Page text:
Positive reception of Martin Ferguson Smith, In and out of Bloomsbury: Biographical Essays on Twentieth-Century Writers and Artists:
(1) Selected by Manchester University Press as its “Book of the Month” for September 2021.
READ HERE: https://www.staffnet.manchester.ac.uk/news/display/?id=26901
(2) Reviewed by Vanessa Curtis, author of two fine books about Virginia Woolf, in The Times Literary Supplement, 19 November 2021, p. 21.
Under the title “Bloomsbury blooms”, the reviewer writes of Martin: “In this masterful collection of essays, he shines a welcome new light on the oft-told stories of the Bloomsbury Group and their acquaintances, correcting errors, filling in gaps and revealing much ‘new’ information”. Calling him “something of a literary bloodhound”, she signals the “sort of dogged, forensic attention to detail that sets Ferguson Smith’s book apart from the rest”.
(3) Reviewed by Seona Ford, in the Dorothy L Sayers Society Bulletin 278, November 2021, pp. 13-14.
Her judgment: “Carefully researched and scholarly. … The essays are fascinating.”
(4) Reviewed by Janet Brennan Croft, in Mythlore: A Journal of J.R.R. Tolkien, C.S. Lewis, Charles Williams, and Mythopoeic Literature 40, no. 1 (18 October 2021), Article 26.
The reviewer focuses, approvingly, on Essays 8-10, about Dorothy L. Sayers and Tolkien’s teacher Richard Williams Reynolds.
READ HERE: https://dc.swosu.edu/mythlore/vol40/iss1/26
For full details of the book, see below under JULY 2021.
An attractive item, and an unusual one, by “Young Epicurean”, aka Alan Noel Reyes, and posted here with his kind permission, is what he describes as “an Epicurean devotional chant”. The words are the first five and a half lines of Lucretius’ third book, in which the poet hails Epicurus as the one who brought moral and spiritual salvation to humanity, raising a bright torch of truth out of the darkness of ignorance. The music is Reyes’s contrafact of Hildegard von Bingen’s O Virtus Sapientiae, and he is the performer. The Latin text is retained, with Martin’s translation given in the accompanying notes.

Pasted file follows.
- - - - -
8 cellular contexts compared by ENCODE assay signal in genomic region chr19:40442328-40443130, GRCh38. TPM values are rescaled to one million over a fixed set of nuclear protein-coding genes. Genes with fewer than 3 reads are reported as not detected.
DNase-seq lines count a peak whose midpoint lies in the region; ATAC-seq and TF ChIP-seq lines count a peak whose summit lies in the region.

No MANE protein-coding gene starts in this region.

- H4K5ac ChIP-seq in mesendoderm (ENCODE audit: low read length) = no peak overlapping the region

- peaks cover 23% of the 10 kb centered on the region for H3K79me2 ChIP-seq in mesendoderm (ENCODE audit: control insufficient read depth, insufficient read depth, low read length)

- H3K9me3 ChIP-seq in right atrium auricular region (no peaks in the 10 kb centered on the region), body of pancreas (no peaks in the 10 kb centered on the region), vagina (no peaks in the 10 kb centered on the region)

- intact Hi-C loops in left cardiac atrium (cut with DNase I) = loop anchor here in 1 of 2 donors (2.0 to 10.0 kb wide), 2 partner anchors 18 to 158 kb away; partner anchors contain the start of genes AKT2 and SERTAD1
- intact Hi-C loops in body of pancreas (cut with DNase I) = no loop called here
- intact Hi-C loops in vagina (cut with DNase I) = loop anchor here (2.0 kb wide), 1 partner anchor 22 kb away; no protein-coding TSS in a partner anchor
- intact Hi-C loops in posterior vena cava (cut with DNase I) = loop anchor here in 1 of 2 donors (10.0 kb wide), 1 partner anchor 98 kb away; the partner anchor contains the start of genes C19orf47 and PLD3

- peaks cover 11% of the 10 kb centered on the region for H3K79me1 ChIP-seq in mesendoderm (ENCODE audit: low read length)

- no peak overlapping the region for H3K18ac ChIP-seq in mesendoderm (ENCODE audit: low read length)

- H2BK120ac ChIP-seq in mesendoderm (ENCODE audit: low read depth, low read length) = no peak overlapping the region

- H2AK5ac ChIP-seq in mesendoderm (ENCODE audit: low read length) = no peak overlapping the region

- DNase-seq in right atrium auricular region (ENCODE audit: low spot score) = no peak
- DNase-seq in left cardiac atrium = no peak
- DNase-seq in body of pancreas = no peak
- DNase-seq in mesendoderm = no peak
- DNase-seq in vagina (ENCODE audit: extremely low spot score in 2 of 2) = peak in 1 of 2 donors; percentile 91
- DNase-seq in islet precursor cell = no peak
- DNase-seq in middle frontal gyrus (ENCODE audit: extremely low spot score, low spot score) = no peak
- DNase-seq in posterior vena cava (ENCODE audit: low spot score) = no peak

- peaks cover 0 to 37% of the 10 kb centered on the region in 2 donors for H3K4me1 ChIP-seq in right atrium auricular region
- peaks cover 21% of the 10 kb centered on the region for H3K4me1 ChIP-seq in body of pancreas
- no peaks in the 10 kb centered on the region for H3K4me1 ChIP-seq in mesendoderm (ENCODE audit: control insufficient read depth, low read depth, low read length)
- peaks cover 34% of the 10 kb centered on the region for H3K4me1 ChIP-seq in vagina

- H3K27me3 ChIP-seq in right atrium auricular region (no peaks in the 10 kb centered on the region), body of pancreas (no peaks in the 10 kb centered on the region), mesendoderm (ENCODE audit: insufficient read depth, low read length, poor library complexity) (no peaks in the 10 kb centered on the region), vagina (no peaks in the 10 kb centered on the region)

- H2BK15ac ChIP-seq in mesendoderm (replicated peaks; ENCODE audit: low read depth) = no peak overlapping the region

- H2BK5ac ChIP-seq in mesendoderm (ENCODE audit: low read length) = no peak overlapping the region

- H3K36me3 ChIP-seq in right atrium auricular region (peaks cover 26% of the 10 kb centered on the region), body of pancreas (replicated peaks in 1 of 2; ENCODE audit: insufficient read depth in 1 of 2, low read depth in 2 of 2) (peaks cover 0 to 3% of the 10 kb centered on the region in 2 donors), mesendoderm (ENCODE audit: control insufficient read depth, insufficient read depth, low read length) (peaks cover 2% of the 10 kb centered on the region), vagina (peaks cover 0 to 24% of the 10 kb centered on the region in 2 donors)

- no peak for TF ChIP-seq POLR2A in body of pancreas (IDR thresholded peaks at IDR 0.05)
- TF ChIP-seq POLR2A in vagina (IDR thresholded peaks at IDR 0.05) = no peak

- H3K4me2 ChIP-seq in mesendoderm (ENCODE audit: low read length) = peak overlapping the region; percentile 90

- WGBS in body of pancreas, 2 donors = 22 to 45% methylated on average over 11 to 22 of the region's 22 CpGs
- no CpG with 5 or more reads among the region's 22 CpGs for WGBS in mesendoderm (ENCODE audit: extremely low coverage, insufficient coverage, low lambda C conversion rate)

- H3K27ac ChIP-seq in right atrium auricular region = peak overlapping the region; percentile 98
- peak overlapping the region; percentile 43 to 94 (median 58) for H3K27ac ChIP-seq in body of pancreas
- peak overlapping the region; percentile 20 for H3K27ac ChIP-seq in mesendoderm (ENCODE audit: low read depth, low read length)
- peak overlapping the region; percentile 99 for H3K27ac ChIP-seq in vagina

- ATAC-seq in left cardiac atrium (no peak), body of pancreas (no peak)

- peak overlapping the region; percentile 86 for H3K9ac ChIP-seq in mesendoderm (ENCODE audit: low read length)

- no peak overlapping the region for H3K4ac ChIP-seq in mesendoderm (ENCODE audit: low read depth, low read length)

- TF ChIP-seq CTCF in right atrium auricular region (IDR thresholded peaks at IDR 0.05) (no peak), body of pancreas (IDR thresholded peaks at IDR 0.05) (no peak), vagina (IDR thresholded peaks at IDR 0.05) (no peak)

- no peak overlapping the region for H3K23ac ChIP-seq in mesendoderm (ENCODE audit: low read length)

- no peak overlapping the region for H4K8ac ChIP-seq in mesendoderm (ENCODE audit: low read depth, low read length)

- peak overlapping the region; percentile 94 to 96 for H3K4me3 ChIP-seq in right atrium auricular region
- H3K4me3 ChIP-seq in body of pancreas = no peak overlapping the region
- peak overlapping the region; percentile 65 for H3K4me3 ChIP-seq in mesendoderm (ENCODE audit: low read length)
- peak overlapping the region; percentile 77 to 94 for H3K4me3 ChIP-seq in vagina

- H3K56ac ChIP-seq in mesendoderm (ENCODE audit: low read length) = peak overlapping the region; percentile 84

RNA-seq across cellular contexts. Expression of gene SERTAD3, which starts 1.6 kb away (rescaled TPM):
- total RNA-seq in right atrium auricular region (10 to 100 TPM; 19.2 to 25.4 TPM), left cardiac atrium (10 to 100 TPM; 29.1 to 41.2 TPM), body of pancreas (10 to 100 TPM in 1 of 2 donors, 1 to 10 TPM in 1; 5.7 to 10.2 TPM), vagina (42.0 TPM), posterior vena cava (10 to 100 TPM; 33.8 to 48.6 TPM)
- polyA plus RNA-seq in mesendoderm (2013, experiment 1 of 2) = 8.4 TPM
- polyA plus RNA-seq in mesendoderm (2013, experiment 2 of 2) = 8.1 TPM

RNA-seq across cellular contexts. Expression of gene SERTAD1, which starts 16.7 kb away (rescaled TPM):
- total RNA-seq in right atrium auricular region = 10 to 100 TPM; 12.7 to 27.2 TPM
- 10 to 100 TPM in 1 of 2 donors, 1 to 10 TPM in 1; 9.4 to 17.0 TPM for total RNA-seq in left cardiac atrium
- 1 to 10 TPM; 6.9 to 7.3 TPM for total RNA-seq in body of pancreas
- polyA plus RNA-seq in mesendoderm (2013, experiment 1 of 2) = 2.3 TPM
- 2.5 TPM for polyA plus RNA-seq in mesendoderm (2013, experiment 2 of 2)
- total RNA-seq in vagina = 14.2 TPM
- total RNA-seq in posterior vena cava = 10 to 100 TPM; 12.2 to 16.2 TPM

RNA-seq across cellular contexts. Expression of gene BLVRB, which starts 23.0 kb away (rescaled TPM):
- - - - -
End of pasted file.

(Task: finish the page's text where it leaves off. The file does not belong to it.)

Diogenes of Oinoanda: forthcoming publications
Martin Ferguson Smith, “Diogenes of Oinoanda: News and Notes XIV (2019-2021)”, Cronache Ercolanesi 52 (2022).
Martin Ferguson Smith & Jürgen Hammerstaedt, “Die epikureische Inschrift des Diogenes von Oinoanda”, in M. Bachmann (†), J. Hammerstaedt, E Laufer (eds), Oinoanda: Ergebnisse der Surveys 2007-2015: Bauforschung, Archäologie, Epigraphik. Scheduled for 2022 in the “Istanbuler Forschungen” series, published by Deutsches Archäologisches Institut, Istanbul. Illustrated.
“The Royal Academy of Arts Students’ Clubs, 1883-1902,” The British Art Journal 22, No. 1 (Spring 2021) 78-88. 14 illustrations.
READ HERE: www.martinfergusonsmith.com/pdf/RA 20Clubs 20BAJ 20XXII.pdf
This link is provided by kind permission of the editor of The British Art Journal
This tale of two clubs is one that has never been told before. Each club had premises close to Piccadilly Circus. The earlier one, established in 1883,
was very short lived, but hosted important and influential lectures on art by Oscar Wilde and James McNeill Whistler. The later one, opened in 1889,
held regular meetings, especially smoking concerts – a sure sign that only men were eligible for membership! The exclusion of women is considered alongside
discussion of their status and discriminatory treatment in the Royal Academy Schools in the nineteenth century. Most of the illustrations are of the posters
and invitations designed by the students.
In and Out of Bloomsbury: Biographical Essays on Twentieth-Century Writers and Artists (Manchester: Manchester University Press, 2021). 46 colour and black and white illustrations. Publication: 20 July 2021.
READ HERE: Blog about In and out of Bloomsbury: https://bit.ly/3rkH2X4
Contribution to book
“Pandemics, Plagues, and Philosophy: Moral Lessons from Antiquity for the Modern World,” in Epistemological Basis of Civic Education: Towards an Integrative Philosophy of Education, Sciendo-De Gruyter. Forthcoming.